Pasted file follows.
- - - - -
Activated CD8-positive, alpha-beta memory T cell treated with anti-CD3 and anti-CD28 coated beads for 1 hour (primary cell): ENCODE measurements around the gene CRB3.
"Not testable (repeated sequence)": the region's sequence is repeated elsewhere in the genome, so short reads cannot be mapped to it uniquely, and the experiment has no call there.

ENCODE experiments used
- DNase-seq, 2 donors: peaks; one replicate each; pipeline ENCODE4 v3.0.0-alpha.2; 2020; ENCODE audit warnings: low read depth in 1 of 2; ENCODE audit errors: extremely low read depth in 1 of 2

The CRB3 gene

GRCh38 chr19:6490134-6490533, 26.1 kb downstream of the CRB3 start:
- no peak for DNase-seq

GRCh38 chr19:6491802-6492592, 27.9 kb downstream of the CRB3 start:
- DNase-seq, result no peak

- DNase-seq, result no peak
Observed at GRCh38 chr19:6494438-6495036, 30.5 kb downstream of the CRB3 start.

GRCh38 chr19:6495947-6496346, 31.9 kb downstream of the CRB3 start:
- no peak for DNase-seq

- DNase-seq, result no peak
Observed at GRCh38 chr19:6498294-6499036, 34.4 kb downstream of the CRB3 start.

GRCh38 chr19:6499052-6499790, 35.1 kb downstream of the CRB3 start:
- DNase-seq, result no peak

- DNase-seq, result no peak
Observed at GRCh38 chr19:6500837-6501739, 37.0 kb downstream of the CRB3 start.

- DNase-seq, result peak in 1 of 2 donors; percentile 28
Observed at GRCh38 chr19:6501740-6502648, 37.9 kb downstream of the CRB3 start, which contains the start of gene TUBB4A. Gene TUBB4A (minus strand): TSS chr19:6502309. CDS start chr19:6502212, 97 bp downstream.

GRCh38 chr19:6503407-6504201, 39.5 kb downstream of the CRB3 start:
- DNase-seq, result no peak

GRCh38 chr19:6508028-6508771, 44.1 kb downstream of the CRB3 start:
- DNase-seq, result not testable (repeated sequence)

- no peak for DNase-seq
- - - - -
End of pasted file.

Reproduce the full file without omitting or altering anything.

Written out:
Activated CD8-positive, alpha-beta memory T cell treated with anti-CD3 and anti-CD28 coated beads for 1 hour (primary cell): ENCODE measurements around the gene CRB3.
"Not testable (repeated sequence)": the region's sequence is repeated elsewhere in the genome, so short reads cannot be mapped to it uniquely, and the experiment has no call there.

ENCODE experiments used
- DNase-seq, 2 donors: peaks; one replicate each; pipeline ENCODE4 v3.0.0-alpha.2; 2020; ENCODE audit warnings: low read depth in 1 of 2; ENCODE audit errors: extremely low read depth in 1 of 2

The CRB3 gene

GRCh38 chr19:6490134-6490533, 26.1 kb downstream of the CRB3 start:
- no peak for DNase-seq

GRCh38 chr19:6491802-6492592, 27.9 kb downstream of the CRB3 start:
- DNase-seq, result no peak

- DNase-seq, result no peak
Observed at GRCh38 chr19:6494438-6495036, 30.5 kb downstream of the CRB3 start.

GRCh38 chr19:6495947-6496346, 31.9 kb downstream of the CRB3 start:
- no peak for DNase-seq

- DNase-seq, result no peak
Observed at GRCh38 chr19:6498294-6499036, 34.4 kb downstream of the CRB3 start.

GRCh38 chr19:6499052-6499790, 35.1 kb downstream of the CRB3 start:
- DNase-seq, result no peak

- DNase-seq, result no peak
Observed at GRCh38 chr19:6500837-6501739, 37.0 kb downstream of the CRB3 start.

- DNase-seq, result peak in 1 of 2 donors; percentile 28
Observed at GRCh38 chr19:6501740-6502648, 37.9 kb downstream of the CRB3 start, which contains the start of gene TUBB4A. Gene TUBB4A (minus strand): TSS chr19:6502309. CDS start chr19:6502212, 97 bp downstream.

GRCh38 chr19:6503407-6504201, 39.5 kb downstream of the CRB3 start:
- DNase-seq, result no peak

GRCh38 chr19:6508028-6508771, 44.1 kb downstream of the CRB3 start:
- DNase-seq, result not testable (repeated sequence)

- no peak for DNase-seq